(A series looking at the top players at various positions leading up to the 2015 NFL Draft, set for April 30-May 2.)
An NFL team looking for an inside linebacker with a knack for finding the football would do well with Dawson, who rolled up 136 tackles, including 20 for loss, plus four interceptions on the way to being voted Big 12 Defensive Player of the Year in 2014. At 6-foot, 235 pounds, Dawson didn't get many scholarship offers coming out of Dallas Skyline High School, and so he enrolled at Trinity Valley Community College as a receiver. He transferred to TCU in 2012, and he led the Horned Frogs with 91 tackles in 2013. Dawson has the instincts of a middle linebacker, and there have been comparisons made to the Bengals' Vontaze Burfict. Those comparisons are complimentary in some respects, but he has had some of the same issues with punctuality and accountability that had dropped Burfict off many teams' draft boards. Dawson plays hard and practices hard, but his off-field work in terms of video study and classroom preparation have come into question.
His father, Marv, led UCLA in rushing in 1970-71, and his older brother, Mychal, is a linebacker with the Philadelphia Eagles. Eric Kendricks (6-0, 232), won the Butkus Award in 2014 after leading UCLA with 149 tackles. A fifth-year senior, Kendricks became a full-time starter in 2012, and as a two-time team captain he graduated with a degree in political science and 481 career tackles. Kendricks played for two different head coaches, three different coordinators, and three different linebackers coaches. With the exception of his size, there's not a lot to dislike about Kendricks, who is intelligent, a leader, productive, and he wants to succeed. For a 3-4 team, Kendricks is an inside linebacker, but some scouts believe he has the athleticism and demeanor to be an impactful, productive outside linebacker in a 4-3 for years.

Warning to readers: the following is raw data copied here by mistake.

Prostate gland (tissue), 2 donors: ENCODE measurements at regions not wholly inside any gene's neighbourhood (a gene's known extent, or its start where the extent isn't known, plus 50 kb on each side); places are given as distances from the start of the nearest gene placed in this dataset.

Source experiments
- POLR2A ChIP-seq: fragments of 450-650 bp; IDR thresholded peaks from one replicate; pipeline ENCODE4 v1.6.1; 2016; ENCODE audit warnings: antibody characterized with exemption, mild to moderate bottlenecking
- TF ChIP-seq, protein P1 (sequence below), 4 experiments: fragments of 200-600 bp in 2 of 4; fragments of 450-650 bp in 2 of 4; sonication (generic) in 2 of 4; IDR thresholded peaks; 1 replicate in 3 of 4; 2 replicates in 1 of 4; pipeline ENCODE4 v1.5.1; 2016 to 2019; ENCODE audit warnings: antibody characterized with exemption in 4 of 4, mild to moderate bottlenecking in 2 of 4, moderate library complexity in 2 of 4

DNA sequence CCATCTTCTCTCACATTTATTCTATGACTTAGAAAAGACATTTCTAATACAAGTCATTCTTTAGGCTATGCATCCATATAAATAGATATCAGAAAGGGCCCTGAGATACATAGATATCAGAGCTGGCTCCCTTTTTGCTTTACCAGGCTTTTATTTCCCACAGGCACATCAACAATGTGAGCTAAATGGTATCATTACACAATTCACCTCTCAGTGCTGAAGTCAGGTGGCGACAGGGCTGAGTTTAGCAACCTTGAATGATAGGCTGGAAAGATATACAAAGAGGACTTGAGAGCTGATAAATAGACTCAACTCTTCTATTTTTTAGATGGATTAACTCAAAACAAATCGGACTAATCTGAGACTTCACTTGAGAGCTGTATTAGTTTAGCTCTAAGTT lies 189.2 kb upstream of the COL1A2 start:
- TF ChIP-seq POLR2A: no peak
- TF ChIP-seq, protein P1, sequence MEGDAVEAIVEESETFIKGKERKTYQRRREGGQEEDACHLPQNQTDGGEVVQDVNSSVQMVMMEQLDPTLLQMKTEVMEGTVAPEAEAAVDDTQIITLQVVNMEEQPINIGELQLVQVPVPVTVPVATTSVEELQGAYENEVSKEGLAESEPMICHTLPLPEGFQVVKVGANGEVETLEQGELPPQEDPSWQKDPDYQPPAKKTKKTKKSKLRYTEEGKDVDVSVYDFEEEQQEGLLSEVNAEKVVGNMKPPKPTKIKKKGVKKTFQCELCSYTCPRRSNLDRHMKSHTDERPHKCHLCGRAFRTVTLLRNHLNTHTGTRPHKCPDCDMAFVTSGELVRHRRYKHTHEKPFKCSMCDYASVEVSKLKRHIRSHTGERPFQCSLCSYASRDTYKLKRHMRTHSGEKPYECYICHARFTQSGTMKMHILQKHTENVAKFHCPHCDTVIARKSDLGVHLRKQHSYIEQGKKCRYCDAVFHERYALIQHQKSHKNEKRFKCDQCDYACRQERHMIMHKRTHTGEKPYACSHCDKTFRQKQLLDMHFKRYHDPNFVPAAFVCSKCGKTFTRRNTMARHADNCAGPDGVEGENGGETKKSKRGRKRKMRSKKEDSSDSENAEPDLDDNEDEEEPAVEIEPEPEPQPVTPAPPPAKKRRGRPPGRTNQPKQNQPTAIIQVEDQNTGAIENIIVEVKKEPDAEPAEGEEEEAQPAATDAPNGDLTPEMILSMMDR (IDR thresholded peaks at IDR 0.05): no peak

McKinney (6-4, 246) started every game and led Mississippi State in tackles in both 2013-14, and he brings more than a little bit of athleticism to the position. As a senior at Rosa Fort High School in Mississippi, he was a starting quarterback who finished his senior season with 15 touchdown passes and seven rushing touchdowns, in addition to adding 34 tackles on defense and serving as the team's punter. McKinney has the size to deal with the blockers and running backs he'll find in the middle of an NFL field, and he also is smart enough not to over-pursue and create cut-back lanes. He will have added value on special teams and as a blitzer, but he may not have what it takes to be effective in coverage. Some scouts see McKinney as an above-average NFL inside linebacker who could become part of a really good defense, but he's not going to be the star.
View some of the top 2015 NFL draft prospects at the inside linebacker position.